Tim “Crazy Horse” Foli: Nicknamed for his “tendency to go off on his own abrasive tangents” (158).
“Disco” Dan Ford: Nicknamed “for his love of the Minneapolis nightlife” (107).
Whitey “The White Rat” Herzog: “A reference to his shock of light blond hair” (258).
Burt “Happy” Hooton: He was “perpetually gloomy looking” (203).
Al “The Mad Hungarian” Hrabosky: “Perhaps the most confrontational pitcher in the game” (112).
Ralph “Road Runner” Garr: “Speedy” (15).
Randy “The Junkman” Jones: For his junk ball - a “sinking fastball that topped out on a good day at somewhere around 73 miles per hour” but which batters were “losing their minds trying to hit…out of the infield” (131).
Dave “Kong” Kingman: He preferred to be called “Sky King” (110).
Garry “The Secretary of Defense” Maddox: Because of his “startling speed and sparkling glove work in the outfield” (28).
Mike “Iron Mike” Marshall: For “herculean” performances in 1973 and 1974 that “earned him the first Cy Yound Award ever won by a relief pitcher” (62).
Andy “Bluto” Messersmith: As part of the Braves’ nickname-on-jersey experiment, Messersmith had to use “Channel” because his number was 17 and that was Ted Turner’s station. He was later permitted to use his college nickname “Bluto” (139).
Phil “Knucksie” Niekro: Knuckleballer (139).
Marty “Taco” Perez: Not a racial slur, but chosen as his Atlanta Braves jersey nickname because he “really, really liked tacos” (139).
George “Boomer” Scott: “The most feared hitter in the Milwaukee lineup” (131).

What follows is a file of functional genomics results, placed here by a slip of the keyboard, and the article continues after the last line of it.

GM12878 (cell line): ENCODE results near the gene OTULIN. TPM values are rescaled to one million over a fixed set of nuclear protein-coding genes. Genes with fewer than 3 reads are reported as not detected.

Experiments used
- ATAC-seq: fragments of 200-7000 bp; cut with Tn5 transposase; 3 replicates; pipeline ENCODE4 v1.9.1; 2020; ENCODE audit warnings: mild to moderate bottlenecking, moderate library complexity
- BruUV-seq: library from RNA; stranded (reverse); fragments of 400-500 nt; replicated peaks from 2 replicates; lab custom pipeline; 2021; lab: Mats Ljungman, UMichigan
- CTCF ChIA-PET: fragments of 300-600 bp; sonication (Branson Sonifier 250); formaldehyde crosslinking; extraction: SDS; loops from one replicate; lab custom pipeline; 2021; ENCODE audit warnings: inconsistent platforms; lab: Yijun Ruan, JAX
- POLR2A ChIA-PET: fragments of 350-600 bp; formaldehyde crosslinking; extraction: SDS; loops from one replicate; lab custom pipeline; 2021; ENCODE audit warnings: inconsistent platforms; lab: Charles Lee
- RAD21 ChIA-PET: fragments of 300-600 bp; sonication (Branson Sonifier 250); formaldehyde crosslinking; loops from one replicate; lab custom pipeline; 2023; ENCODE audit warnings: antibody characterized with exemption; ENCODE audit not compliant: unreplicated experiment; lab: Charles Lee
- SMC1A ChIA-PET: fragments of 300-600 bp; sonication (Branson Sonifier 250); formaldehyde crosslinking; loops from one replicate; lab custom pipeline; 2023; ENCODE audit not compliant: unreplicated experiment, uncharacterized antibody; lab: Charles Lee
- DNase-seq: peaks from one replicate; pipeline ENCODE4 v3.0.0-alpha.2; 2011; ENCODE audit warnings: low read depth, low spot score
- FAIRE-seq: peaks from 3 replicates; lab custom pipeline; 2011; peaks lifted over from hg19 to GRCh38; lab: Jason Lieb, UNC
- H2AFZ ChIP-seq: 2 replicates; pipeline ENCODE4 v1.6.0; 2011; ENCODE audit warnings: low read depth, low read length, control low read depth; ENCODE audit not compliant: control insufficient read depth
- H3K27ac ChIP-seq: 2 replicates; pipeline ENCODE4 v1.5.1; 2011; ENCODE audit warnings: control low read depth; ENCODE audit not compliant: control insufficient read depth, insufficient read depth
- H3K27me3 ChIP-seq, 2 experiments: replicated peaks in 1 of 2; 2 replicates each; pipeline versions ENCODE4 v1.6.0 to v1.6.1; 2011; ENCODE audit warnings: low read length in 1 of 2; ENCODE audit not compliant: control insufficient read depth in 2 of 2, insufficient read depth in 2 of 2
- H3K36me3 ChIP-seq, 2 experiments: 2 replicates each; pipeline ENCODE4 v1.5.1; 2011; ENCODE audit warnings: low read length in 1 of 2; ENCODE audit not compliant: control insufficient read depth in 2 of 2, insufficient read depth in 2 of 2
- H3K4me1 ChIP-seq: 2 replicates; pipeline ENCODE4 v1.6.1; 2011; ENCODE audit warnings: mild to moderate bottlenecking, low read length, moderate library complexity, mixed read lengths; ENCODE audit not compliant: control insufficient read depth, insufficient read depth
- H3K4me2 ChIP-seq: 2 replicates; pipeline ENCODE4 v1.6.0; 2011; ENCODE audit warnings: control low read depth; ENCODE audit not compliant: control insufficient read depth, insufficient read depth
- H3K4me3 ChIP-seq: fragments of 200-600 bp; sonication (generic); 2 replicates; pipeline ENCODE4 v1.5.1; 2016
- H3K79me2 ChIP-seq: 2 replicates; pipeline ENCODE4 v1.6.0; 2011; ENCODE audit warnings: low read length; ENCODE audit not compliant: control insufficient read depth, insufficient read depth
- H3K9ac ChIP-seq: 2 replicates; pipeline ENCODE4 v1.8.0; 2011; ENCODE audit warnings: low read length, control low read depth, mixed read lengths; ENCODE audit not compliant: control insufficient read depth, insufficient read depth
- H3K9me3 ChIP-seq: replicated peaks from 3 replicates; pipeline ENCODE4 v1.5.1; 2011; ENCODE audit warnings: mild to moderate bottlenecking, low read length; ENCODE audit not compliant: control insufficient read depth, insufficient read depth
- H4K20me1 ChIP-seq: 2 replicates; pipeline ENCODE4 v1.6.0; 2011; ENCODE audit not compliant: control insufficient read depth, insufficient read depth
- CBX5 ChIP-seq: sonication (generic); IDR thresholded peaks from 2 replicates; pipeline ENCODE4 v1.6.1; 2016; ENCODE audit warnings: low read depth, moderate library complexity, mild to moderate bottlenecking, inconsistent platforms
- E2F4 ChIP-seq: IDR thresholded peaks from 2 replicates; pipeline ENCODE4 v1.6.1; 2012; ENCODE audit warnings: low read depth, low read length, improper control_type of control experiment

Earl “Heavy” Williams: Self-chosen for the Atlanta Braves nickname-on-jersey experiment “because the moody catcher and first baseman considered himself to be one bad dude” (138).
Players with Topps cards whose nicknames are mentioned but not addressed:
“Downtown” Ollie Brown
Rick “The Rooster” Burleson
Jim “Catfish” Hunter
Bill “Mad Dog” Madlock
Lynn “Big Mac” McGlothen
John “The Hammer” Milner
John “The Count” Montefusco
Dave “The Cobra” Parker
Biff “Poco” Pocoroba
Rick “The Whale” Reuschel
Fred “Chicken” Stanley
Dick “Dirt” Tidrow
Jim “The Toy Cannon” Wynn
From a 1973 issue of Black Enterprise. Courtesy of Old Sneaker Posters.
And there’s this from Ron Weisner’s book (pp. 141-142):
“Later that week in London, Michael and I were relaxing in his room, watching Top of the Pops…Halfway through the show, the host - I think it was Simon Bates - said, ‘Ladies and gentlemen, Adam Ant!’
“Michael and I knew of Adam, but we had yet to see him perform. He sounded great, but more important for Michael, his look was arresting: He was clad in full military gear. Michael stared at the screen, silently, intensely. I could see the wheels spinning, but I wasn’t sure in which direction.
“…For the rest of his life, Michael was rarely seen in public wearing anything other than a military uniform. And for that, you can thank Adam Ant. (P.S. Michael never credited Adam. Whenever he was asked about his military obsession, he’d say, ‘I was inspired.’ That’s all. Just, ‘I was inspired.’) ”
Tit for tat? I vaguely remember reading an Adam Ant interview in 1980, shortly after I’d first heard Kings of the Wild Frontier, and he said that his favorite album was Off the Wall. I remember being surprised by this.